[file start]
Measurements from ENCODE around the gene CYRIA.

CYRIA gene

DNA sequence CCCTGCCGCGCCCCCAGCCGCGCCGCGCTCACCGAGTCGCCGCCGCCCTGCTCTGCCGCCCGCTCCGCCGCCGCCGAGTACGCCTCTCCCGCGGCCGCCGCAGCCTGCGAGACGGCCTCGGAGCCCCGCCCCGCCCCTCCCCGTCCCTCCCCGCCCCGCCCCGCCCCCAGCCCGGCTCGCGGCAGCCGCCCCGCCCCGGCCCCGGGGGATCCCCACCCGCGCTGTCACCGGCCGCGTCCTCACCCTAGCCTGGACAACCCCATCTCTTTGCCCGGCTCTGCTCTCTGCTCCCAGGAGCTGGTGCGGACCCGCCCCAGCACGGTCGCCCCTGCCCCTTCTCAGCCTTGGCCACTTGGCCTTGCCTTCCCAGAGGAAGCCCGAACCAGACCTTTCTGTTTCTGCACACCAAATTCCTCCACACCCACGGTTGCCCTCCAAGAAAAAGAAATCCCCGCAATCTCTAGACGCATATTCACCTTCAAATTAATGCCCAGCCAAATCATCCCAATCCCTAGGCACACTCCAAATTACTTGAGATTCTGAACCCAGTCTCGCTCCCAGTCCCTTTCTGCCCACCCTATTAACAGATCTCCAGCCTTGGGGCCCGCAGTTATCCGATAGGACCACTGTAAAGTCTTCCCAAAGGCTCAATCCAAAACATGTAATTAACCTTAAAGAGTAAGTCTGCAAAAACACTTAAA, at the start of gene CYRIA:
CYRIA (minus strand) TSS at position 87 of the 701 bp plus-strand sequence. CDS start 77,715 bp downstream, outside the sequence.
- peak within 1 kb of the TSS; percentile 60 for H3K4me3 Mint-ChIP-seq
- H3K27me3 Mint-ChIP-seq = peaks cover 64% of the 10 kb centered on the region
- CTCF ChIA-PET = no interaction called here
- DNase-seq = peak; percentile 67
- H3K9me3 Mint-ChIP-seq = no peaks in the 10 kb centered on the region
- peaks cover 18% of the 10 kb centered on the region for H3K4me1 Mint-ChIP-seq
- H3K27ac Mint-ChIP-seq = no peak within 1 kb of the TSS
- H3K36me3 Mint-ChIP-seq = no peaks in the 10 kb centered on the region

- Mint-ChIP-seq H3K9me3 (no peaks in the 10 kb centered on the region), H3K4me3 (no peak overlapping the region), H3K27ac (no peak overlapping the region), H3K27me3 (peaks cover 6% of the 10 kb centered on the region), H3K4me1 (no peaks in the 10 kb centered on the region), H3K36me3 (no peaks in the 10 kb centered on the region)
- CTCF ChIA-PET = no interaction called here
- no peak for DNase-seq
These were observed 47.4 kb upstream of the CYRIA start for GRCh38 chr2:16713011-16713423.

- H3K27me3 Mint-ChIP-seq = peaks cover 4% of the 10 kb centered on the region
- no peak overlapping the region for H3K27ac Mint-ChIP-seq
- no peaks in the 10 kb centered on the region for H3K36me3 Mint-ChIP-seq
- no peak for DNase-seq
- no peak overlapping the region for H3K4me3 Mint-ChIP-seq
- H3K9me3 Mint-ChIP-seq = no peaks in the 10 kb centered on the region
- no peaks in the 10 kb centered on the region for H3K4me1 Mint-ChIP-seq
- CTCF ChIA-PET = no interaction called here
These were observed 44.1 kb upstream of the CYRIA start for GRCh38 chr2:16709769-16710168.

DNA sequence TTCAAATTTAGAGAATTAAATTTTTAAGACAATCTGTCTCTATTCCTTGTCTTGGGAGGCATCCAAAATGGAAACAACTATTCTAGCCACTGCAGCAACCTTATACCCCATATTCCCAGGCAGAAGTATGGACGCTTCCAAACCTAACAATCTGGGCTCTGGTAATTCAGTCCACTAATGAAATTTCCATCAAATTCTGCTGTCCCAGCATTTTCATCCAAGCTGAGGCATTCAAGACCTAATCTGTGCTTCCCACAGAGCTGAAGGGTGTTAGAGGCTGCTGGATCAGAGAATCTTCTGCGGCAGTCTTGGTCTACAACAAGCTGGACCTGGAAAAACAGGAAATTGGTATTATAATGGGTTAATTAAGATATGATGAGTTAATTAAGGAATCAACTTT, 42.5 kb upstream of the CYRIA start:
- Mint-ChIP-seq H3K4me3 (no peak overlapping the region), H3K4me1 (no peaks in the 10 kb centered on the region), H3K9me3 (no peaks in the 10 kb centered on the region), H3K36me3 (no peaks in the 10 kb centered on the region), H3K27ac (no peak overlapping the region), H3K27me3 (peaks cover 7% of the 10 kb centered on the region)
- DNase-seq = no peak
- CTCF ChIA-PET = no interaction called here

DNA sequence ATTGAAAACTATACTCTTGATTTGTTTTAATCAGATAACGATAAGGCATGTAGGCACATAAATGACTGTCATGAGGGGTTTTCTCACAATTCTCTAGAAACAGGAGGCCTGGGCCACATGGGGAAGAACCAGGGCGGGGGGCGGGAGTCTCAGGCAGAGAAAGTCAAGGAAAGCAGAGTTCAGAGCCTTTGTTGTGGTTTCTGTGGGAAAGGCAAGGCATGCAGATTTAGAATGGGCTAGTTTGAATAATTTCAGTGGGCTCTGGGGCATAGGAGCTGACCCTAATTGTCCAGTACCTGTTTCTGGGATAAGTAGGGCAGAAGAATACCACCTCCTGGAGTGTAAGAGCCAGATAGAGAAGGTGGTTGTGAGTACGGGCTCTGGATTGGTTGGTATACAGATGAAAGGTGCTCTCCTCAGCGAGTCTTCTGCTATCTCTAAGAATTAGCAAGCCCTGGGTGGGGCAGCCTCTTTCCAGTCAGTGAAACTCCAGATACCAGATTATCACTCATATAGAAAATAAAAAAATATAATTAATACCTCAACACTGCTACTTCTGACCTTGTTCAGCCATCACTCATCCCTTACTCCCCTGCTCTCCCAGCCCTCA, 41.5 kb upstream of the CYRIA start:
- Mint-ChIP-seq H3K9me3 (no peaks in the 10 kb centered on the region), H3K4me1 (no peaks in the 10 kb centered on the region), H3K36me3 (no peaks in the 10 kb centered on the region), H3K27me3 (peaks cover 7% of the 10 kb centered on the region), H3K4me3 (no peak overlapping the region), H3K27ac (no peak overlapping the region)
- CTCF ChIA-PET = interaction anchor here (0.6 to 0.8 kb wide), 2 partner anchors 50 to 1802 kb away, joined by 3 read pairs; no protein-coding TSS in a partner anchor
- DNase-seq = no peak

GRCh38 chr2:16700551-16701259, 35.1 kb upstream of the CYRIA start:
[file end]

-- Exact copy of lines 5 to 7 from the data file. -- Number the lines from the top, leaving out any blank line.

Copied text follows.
- peak within 1 kb of the TSS; percentile 60 for H3K4me3 Mint-ChIP-seq
- H3K27me3 Mint-ChIP-seq = peaks cover 64% of the 10 kb centered on the region
- CTCF ChIA-PET = no interaction called here